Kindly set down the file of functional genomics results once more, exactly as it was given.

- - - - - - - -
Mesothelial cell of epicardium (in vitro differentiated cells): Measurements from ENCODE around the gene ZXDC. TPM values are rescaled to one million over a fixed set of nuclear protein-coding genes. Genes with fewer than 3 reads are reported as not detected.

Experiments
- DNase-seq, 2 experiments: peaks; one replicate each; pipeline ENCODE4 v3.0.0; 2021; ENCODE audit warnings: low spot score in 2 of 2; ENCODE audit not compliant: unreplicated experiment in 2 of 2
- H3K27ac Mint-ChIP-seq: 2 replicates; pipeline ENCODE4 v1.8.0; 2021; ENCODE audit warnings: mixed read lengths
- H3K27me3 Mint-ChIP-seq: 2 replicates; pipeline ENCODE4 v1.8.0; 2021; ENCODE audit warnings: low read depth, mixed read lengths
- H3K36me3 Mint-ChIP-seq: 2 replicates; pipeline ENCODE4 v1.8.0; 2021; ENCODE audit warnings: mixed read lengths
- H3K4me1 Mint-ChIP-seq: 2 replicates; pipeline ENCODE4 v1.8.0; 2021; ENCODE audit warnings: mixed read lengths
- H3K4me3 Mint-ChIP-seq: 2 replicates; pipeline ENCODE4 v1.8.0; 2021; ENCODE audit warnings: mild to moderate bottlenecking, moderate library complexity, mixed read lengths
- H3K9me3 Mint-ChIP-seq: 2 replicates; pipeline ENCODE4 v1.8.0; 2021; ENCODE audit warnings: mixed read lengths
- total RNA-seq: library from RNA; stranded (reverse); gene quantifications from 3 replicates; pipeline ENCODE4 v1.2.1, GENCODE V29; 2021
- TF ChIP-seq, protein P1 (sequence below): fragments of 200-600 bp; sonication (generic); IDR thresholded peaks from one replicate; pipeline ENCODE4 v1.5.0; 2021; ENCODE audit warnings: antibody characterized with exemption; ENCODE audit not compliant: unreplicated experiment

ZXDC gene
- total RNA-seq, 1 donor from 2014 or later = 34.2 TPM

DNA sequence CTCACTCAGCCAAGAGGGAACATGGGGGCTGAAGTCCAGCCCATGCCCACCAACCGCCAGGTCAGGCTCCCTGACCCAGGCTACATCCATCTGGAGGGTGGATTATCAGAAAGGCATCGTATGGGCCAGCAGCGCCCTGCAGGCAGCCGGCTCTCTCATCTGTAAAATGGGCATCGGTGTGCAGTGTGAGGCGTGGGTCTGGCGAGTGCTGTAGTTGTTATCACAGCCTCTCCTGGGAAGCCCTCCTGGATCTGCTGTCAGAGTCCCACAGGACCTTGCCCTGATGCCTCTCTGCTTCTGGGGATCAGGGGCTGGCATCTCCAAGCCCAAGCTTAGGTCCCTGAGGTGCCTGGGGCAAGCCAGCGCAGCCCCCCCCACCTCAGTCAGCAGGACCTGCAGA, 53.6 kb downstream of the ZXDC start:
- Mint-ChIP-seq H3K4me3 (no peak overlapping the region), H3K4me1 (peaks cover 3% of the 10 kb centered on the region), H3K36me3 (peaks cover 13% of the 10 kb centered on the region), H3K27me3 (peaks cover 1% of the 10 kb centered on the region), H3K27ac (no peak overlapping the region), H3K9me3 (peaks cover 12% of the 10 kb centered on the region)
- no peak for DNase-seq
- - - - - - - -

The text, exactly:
Mesothelial cell of epicardium (in vitro differentiated cells): Measurements from ENCODE around the gene ZXDC. TPM values are rescaled to one million over a fixed set of nuclear protein-coding genes. Genes with fewer than 3 reads are reported as not detected.

Experiments
- DNase-seq, 2 experiments: peaks; one replicate each; pipeline ENCODE4 v3.0.0; 2021; ENCODE audit warnings: low spot score in 2 of 2; ENCODE audit not compliant: unreplicated experiment in 2 of 2
- H3K27ac Mint-ChIP-seq: 2 replicates; pipeline ENCODE4 v1.8.0; 2021; ENCODE audit warnings: mixed read lengths
- H3K27me3 Mint-ChIP-seq: 2 replicates; pipeline ENCODE4 v1.8.0; 2021; ENCODE audit warnings: low read depth, mixed read lengths
- H3K36me3 Mint-ChIP-seq: 2 replicates; pipeline ENCODE4 v1.8.0; 2021; ENCODE audit warnings: mixed read lengths
- H3K4me1 Mint-ChIP-seq: 2 replicates; pipeline ENCODE4 v1.8.0; 2021; ENCODE audit warnings: mixed read lengths
- H3K4me3 Mint-ChIP-seq: 2 replicates; pipeline ENCODE4 v1.8.0; 2021; ENCODE audit warnings: mild to moderate bottlenecking, moderate library complexity, mixed read lengths
- H3K9me3 Mint-ChIP-seq: 2 replicates; pipeline ENCODE4 v1.8.0; 2021; ENCODE audit warnings: mixed read lengths
- total RNA-seq: library from RNA; stranded (reverse); gene quantifications from 3 replicates; pipeline ENCODE4 v1.2.1, GENCODE V29; 2021
- TF ChIP-seq, protein P1 (sequence below): fragments of 200-600 bp; sonication (generic); IDR thresholded peaks from one replicate; pipeline ENCODE4 v1.5.0; 2021; ENCODE audit warnings: antibody characterized with exemption; ENCODE audit not compliant: unreplicated experiment

ZXDC gene
- total RNA-seq, 1 donor from 2014 or later = 34.2 TPM

DNA sequence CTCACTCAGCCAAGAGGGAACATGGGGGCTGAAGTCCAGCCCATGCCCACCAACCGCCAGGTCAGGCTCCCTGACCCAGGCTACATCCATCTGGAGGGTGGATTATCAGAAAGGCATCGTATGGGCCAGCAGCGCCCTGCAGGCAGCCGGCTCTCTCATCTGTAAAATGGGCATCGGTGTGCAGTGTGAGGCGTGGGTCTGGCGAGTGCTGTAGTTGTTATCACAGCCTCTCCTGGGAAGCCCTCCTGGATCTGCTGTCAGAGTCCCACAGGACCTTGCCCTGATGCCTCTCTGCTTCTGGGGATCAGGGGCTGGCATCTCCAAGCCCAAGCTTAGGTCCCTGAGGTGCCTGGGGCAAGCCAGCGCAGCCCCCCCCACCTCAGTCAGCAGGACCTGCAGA, 53.6 kb downstream of the ZXDC start:
- Mint-ChIP-seq H3K4me3 (no peak overlapping the region), H3K4me1 (peaks cover 3% of the 10 kb centered on the region), H3K36me3 (peaks cover 13% of the 10 kb centered on the region), H3K27me3 (peaks cover 1% of the 10 kb centered on the region), H3K27ac (no peak overlapping the region), H3K9me3 (peaks cover 12% of the 10 kb centered on the region)
- no peak for DNase-seq